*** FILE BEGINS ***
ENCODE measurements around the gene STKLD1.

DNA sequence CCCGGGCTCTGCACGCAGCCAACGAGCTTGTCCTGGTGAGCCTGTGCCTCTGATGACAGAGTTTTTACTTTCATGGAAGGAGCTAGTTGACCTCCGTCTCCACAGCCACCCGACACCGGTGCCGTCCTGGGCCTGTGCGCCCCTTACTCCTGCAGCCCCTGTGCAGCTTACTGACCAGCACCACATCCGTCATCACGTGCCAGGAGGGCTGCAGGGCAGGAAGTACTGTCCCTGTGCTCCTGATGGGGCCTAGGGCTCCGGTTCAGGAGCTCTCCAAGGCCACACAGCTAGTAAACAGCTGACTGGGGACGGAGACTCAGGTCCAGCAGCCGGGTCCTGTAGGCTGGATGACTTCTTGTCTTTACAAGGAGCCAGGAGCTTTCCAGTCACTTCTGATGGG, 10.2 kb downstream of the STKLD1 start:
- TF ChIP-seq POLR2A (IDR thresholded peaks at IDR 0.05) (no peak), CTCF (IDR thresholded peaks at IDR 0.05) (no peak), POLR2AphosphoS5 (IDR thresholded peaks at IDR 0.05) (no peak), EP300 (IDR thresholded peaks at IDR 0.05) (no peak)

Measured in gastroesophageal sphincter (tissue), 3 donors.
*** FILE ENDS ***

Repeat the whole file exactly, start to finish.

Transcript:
ENCODE measurements around the gene STKLD1.

DNA sequence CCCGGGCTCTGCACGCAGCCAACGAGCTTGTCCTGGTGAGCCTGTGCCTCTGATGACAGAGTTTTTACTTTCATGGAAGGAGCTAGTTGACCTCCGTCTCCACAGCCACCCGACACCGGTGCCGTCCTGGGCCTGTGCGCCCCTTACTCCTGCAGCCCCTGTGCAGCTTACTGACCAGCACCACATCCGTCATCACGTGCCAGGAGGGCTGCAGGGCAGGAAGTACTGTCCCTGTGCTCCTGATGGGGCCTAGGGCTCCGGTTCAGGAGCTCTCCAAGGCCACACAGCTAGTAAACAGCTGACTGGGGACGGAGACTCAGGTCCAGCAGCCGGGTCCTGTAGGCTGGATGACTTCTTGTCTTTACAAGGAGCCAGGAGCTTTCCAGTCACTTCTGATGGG, 10.2 kb downstream of the STKLD1 start:
- TF ChIP-seq POLR2A (IDR thresholded peaks at IDR 0.05) (no peak), CTCF (IDR thresholded peaks at IDR 0.05) (no peak), POLR2AphosphoS5 (IDR thresholded peaks at IDR 0.05) (no peak), EP300 (IDR thresholded peaks at IDR 0.05) (no peak)

Measured in gastroesophageal sphincter (tissue), 3 donors.